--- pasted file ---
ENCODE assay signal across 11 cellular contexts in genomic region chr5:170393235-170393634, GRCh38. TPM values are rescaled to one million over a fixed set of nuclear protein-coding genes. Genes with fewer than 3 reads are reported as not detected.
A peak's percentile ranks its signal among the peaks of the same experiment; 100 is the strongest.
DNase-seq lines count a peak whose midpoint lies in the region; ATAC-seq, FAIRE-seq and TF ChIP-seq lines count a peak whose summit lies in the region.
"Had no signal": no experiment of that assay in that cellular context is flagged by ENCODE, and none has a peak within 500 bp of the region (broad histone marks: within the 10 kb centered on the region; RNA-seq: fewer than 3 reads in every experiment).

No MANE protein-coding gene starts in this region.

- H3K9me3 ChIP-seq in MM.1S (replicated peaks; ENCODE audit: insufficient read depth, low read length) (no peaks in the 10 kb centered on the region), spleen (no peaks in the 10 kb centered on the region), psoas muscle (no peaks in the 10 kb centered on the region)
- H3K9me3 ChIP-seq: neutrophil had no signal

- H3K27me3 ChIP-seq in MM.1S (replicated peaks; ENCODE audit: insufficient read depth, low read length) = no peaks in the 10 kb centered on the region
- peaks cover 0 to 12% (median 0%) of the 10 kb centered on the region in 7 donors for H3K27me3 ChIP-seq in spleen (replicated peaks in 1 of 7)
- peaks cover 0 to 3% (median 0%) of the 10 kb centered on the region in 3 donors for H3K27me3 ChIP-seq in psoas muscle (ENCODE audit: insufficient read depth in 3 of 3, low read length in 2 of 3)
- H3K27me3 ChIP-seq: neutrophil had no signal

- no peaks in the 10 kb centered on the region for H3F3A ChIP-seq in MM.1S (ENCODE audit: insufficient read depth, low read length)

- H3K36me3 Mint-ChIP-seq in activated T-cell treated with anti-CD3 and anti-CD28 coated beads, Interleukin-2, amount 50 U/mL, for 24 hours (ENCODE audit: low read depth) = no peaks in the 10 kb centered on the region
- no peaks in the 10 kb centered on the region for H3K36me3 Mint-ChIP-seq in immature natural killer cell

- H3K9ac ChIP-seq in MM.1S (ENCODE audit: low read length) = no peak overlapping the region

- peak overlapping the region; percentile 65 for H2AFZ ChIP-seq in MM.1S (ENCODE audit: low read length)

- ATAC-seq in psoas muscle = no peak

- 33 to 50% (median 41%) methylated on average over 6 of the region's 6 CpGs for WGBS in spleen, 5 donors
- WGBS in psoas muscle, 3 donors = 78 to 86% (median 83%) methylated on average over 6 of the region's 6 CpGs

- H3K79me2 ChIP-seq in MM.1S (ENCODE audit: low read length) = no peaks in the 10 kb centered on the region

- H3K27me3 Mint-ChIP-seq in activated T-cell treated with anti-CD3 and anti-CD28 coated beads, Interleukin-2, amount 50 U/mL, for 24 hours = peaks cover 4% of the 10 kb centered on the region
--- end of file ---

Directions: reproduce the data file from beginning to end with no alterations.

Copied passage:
ENCODE assay signal across 11 cellular contexts in genomic region chr5:170393235-170393634, GRCh38. TPM values are rescaled to one million over a fixed set of nuclear protein-coding genes. Genes with fewer than 3 reads are reported as not detected.
A peak's percentile ranks its signal among the peaks of the same experiment; 100 is the strongest.
DNase-seq lines count a peak whose midpoint lies in the region; ATAC-seq, FAIRE-seq and TF ChIP-seq lines count a peak whose summit lies in the region.
"Had no signal": no experiment of that assay in that cellular context is flagged by ENCODE, and none has a peak within 500 bp of the region (broad histone marks: within the 10 kb centered on the region; RNA-seq: fewer than 3 reads in every experiment).

No MANE protein-coding gene starts in this region.

- H3K9me3 ChIP-seq in MM.1S (replicated peaks; ENCODE audit: insufficient read depth, low read length) (no peaks in the 10 kb centered on the region), spleen (no peaks in the 10 kb centered on the region), psoas muscle (no peaks in the 10 kb centered on the region)
- H3K9me3 ChIP-seq: neutrophil had no signal

- H3K27me3 ChIP-seq in MM.1S (replicated peaks; ENCODE audit: insufficient read depth, low read length) = no peaks in the 10 kb centered on the region
- peaks cover 0 to 12% (median 0%) of the 10 kb centered on the region in 7 donors for H3K27me3 ChIP-seq in spleen (replicated peaks in 1 of 7)
- peaks cover 0 to 3% (median 0%) of the 10 kb centered on the region in 3 donors for H3K27me3 ChIP-seq in psoas muscle (ENCODE audit: insufficient read depth in 3 of 3, low read length in 2 of 3)
- H3K27me3 ChIP-seq: neutrophil had no signal

- no peaks in the 10 kb centered on the region for H3F3A ChIP-seq in MM.1S (ENCODE audit: insufficient read depth, low read length)

- H3K36me3 Mint-ChIP-seq in activated T-cell treated with anti-CD3 and anti-CD28 coated beads, Interleukin-2, amount 50 U/mL, for 24 hours (ENCODE audit: low read depth) = no peaks in the 10 kb centered on the region
- no peaks in the 10 kb centered on the region for H3K36me3 Mint-ChIP-seq in immature natural killer cell

- H3K9ac ChIP-seq in MM.1S (ENCODE audit: low read length) = no peak overlapping the region

- peak overlapping the region; percentile 65 for H2AFZ ChIP-seq in MM.1S (ENCODE audit: low read length)

- ATAC-seq in psoas muscle = no peak

- 33 to 50% (median 41%) methylated on average over 6 of the region's 6 CpGs for WGBS in spleen, 5 donors
- WGBS in psoas muscle, 3 donors = 78 to 86% (median 83%) methylated on average over 6 of the region's 6 CpGs

- H3K79me2 ChIP-seq in MM.1S (ENCODE audit: low read length) = no peaks in the 10 kb centered on the region

- H3K27me3 Mint-ChIP-seq in activated T-cell treated with anti-CD3 and anti-CD28 coated beads, Interleukin-2, amount 50 U/mL, for 24 hours = peaks cover 4% of the 10 kb centered on the region